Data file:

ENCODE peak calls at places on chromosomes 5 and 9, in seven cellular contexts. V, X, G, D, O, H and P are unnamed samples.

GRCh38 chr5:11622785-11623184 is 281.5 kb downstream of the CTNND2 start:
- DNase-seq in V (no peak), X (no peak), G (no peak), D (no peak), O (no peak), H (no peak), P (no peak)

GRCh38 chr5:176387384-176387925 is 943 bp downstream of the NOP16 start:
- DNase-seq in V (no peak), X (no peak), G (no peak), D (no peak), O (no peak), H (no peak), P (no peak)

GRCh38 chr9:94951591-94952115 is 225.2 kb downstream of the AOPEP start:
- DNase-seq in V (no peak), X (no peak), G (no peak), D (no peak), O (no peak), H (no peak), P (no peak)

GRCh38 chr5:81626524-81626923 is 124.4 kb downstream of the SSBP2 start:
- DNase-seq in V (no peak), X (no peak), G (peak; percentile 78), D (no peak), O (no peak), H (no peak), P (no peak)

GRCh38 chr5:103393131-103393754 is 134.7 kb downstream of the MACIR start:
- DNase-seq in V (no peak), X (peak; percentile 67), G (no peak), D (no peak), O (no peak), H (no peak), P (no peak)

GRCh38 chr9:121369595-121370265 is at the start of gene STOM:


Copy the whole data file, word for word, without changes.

ENCODE peak calls at places on chromosomes 5 and 9, in seven cellular contexts. V, X, G, D, O, H and P are unnamed samples.

GRCh38 chr5:11622785-11623184 is 281.5 kb downstream of the CTNND2 start:
- DNase-seq in V (no peak), X (no peak), G (no peak), D (no peak), O (no peak), H (no peak), P (no peak)

GRCh38 chr5:176387384-176387925 is 943 bp downstream of the NOP16 start:
- DNase-seq in V (no peak), X (no peak), G (no peak), D (no peak), O (no peak), H (no peak), P (no peak)

GRCh38 chr9:94951591-94952115 is 225.2 kb downstream of the AOPEP start:
- DNase-seq in V (no peak), X (no peak), G (no peak), D (no peak), O (no peak), H (no peak), P (no peak)

GRCh38 chr5:81626524-81626923 is 124.4 kb downstream of the SSBP2 start:
- DNase-seq in V (no peak), X (no peak), G (peak; percentile 78), D (no peak), O (no peak), H (no peak), P (no peak)

GRCh38 chr5:103393131-103393754 is 134.7 kb downstream of the MACIR start:
- DNase-seq in V (no peak), X (peak; percentile 67), G (no peak), D (no peak), O (no peak), H (no peak), P (no peak)

GRCh38 chr9:121369595-121370265 is at the start of gene STOM: